Ronan Noone has been keeping good company this summer. His newest play, "Little Black Dress," will be featured in New York Stage and Film’s Powerhouse Theatre summer readings festival (Aug 1-3), along with new plays by John Patrick Shanley and Alexandra Gersten-Vassilaros, among others. (Powerhouse is also home this summer to "Fault Lines," a new work by HTC alum Stephen Belber!) "The Atheist" enjoyed a run at Williamstown, with Campbell Scott once again in the role of Augustine Early and Justin Waldman directing, and "The Blowin of Baile Gall" ran at L.A.’s Lyric Theatre.
And Sinan Unel is currently resting up after the awesome run of "The Cry of the Reed" earlier this spring. More news from him, anon.
Well, that's the sum total of it for the moment. Congrats to all the HPFs on their fabulous work!
July 18, 2008
from my mailbox this morning (below) - looks like the idea of the creative economy has taken root. MA has so much to offer in terms of cultural tourism - glad to see that the politicians are figuring out how valuable that is.
Creative Economy Council Passes in the Mass. House
Proposal to Create Council: First in the Nation
This week the Massachusetts House of Representatives passed a bill to create a statewide council on the creative economy. The council will work with the Office of Economic Development to "develop a statewide strategy for the enhancement, encouragement, and growth of the creative economy in the commonwealth, and to promote through public and private means responsive public policies and innovative private sector practices."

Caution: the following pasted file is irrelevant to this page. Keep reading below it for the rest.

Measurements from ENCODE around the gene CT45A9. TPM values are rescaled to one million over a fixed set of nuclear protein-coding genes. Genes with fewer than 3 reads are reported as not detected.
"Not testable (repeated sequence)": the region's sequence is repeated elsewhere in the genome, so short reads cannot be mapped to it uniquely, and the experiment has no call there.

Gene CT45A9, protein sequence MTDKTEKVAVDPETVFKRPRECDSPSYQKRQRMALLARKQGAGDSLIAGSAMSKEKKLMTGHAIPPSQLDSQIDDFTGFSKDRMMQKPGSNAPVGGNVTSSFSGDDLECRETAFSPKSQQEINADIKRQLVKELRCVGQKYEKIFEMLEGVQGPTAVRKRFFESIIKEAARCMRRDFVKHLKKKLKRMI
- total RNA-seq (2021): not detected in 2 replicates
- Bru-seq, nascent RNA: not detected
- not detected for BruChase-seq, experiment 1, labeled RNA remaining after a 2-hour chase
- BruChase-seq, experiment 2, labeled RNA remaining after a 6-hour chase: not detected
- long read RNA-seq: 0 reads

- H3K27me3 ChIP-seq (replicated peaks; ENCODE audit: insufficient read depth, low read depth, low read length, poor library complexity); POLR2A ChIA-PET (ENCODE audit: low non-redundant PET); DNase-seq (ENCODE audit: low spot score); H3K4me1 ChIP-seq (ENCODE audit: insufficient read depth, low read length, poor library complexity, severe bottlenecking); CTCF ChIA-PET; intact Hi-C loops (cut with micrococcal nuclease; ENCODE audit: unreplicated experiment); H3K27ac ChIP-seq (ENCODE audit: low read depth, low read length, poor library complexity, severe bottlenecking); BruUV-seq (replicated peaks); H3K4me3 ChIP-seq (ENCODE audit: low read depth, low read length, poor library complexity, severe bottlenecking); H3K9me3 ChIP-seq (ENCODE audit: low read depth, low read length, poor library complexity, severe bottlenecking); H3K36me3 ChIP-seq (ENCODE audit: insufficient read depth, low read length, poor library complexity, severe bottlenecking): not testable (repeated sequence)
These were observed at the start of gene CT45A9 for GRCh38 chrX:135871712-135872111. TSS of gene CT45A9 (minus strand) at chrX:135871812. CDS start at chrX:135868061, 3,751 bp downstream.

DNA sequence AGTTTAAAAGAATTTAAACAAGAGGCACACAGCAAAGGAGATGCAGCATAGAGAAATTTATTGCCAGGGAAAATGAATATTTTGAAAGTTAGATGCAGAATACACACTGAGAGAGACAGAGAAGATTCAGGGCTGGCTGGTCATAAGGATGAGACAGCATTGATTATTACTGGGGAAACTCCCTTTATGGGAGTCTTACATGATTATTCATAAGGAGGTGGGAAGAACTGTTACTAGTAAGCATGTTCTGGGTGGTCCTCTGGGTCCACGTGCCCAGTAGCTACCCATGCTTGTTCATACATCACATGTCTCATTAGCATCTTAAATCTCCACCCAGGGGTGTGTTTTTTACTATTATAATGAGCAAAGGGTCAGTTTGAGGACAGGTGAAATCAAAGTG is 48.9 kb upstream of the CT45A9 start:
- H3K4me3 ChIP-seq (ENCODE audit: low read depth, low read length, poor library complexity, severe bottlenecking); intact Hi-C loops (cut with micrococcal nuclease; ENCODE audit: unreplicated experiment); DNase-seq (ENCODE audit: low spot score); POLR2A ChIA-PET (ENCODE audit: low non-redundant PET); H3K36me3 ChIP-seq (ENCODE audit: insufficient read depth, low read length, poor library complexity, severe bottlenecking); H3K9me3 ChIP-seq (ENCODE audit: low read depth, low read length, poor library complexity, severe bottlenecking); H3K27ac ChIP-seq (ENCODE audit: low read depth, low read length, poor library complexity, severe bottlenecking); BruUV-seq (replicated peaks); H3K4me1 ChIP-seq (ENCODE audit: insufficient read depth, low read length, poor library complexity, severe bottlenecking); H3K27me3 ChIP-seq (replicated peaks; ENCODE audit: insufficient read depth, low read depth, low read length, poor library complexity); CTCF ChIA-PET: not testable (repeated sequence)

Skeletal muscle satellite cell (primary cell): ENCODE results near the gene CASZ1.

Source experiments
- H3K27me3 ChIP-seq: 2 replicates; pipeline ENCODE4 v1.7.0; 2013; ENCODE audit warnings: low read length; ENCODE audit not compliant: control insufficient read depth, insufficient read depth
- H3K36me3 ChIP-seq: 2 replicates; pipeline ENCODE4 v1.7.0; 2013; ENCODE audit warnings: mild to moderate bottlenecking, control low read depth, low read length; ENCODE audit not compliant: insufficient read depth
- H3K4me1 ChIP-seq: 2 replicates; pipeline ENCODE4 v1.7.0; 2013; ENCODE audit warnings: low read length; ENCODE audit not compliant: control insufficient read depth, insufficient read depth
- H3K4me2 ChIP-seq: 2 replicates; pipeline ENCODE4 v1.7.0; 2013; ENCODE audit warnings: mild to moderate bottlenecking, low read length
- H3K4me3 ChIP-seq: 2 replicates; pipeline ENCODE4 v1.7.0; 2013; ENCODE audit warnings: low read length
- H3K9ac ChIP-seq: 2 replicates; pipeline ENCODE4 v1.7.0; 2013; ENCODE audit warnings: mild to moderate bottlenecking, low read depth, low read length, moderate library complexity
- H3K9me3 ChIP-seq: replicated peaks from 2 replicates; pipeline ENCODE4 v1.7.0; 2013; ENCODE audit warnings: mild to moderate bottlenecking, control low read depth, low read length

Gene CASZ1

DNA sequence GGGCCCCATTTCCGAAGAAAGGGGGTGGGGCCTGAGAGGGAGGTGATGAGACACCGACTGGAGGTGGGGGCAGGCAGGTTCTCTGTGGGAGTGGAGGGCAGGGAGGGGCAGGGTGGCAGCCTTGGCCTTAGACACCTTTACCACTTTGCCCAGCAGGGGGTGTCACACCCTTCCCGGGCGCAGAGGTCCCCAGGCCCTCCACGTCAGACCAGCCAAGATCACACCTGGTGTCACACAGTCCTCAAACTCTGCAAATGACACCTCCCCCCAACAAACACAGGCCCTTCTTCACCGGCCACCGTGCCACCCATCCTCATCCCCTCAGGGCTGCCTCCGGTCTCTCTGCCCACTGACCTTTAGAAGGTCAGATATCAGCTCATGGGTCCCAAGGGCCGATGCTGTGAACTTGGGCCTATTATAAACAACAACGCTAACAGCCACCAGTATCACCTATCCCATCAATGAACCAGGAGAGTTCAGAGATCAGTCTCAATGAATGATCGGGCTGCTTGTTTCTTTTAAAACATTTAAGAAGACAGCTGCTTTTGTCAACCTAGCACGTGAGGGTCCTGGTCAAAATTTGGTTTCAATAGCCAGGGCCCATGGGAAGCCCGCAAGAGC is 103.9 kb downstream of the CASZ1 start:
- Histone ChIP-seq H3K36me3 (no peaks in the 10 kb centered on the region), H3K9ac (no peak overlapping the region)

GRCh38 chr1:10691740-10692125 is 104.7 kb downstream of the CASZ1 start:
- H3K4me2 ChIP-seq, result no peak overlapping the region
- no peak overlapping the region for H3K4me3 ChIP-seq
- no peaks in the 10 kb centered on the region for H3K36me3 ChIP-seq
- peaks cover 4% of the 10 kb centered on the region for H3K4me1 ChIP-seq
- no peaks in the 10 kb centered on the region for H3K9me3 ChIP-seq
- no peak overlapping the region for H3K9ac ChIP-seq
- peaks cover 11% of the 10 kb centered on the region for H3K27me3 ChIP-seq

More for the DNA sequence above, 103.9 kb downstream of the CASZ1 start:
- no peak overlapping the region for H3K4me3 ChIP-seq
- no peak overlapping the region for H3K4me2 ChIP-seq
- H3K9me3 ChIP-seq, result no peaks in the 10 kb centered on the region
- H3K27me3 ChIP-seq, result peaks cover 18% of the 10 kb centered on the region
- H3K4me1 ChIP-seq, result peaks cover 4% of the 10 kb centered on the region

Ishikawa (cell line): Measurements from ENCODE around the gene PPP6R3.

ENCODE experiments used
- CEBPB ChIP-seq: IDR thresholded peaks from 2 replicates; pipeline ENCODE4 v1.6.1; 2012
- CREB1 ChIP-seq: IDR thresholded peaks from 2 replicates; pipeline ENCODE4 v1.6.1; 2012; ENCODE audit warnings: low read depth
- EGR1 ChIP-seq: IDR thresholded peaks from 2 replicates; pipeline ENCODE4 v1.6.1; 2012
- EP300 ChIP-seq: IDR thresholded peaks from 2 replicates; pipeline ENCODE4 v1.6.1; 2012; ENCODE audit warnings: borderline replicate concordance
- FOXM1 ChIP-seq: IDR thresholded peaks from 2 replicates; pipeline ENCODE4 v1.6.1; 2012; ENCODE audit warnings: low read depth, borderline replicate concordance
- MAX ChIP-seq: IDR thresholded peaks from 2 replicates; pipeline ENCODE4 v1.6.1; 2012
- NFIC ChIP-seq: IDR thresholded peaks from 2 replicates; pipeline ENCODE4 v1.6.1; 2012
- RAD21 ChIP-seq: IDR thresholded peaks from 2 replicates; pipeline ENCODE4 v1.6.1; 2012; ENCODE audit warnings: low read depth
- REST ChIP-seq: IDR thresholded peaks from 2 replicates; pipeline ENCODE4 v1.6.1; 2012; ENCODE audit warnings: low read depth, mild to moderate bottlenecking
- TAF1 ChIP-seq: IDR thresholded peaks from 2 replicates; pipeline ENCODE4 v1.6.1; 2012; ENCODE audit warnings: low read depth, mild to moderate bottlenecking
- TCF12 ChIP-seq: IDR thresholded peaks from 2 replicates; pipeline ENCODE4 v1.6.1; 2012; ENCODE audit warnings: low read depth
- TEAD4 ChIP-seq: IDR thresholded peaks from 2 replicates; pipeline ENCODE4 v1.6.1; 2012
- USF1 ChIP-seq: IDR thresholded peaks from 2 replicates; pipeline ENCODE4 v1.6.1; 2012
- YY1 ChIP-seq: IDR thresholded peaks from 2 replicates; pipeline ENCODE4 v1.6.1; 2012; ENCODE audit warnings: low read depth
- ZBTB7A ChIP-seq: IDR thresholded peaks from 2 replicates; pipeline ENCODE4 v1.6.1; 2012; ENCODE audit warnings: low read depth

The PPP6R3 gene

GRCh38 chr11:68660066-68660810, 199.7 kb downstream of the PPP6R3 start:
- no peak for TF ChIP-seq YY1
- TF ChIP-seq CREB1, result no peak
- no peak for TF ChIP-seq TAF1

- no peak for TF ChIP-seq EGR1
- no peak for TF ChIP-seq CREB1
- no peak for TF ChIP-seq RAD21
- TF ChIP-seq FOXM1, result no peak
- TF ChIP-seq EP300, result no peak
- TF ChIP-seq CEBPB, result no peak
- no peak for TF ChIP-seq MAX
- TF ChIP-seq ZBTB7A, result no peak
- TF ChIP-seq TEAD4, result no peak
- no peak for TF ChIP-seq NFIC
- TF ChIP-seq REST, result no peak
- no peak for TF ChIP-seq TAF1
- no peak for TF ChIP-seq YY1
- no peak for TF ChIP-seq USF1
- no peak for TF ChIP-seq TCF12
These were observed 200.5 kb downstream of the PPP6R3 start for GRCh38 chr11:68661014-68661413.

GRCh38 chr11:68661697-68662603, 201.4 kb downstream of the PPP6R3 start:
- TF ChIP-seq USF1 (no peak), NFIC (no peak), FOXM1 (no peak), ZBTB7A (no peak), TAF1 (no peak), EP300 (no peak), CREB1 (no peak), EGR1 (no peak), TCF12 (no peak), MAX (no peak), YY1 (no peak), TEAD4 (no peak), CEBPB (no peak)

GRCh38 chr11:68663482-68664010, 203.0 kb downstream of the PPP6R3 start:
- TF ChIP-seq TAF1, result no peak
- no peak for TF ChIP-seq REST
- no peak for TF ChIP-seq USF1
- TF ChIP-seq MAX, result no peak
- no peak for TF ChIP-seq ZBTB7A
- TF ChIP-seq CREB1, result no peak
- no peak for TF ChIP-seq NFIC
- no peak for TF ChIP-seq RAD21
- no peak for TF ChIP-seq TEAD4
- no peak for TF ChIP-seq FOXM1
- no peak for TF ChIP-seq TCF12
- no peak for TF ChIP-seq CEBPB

MAASH thanks Speaker of the House Sal DiMasi, Chairman Dan Bosley and the entire House chamber for taking the national lead in this economic opportunity for our communities.
Rep. Dan Bosley (D-N. Adams), House Chairman of the Joint Committee on Economic Development and Emerging Technologies, proposed the bill and guided it through the House legislative process.
"The creation of the first-in-the-nation statewide creative economy council
is a major milestone in the growth of our creative economy. Through this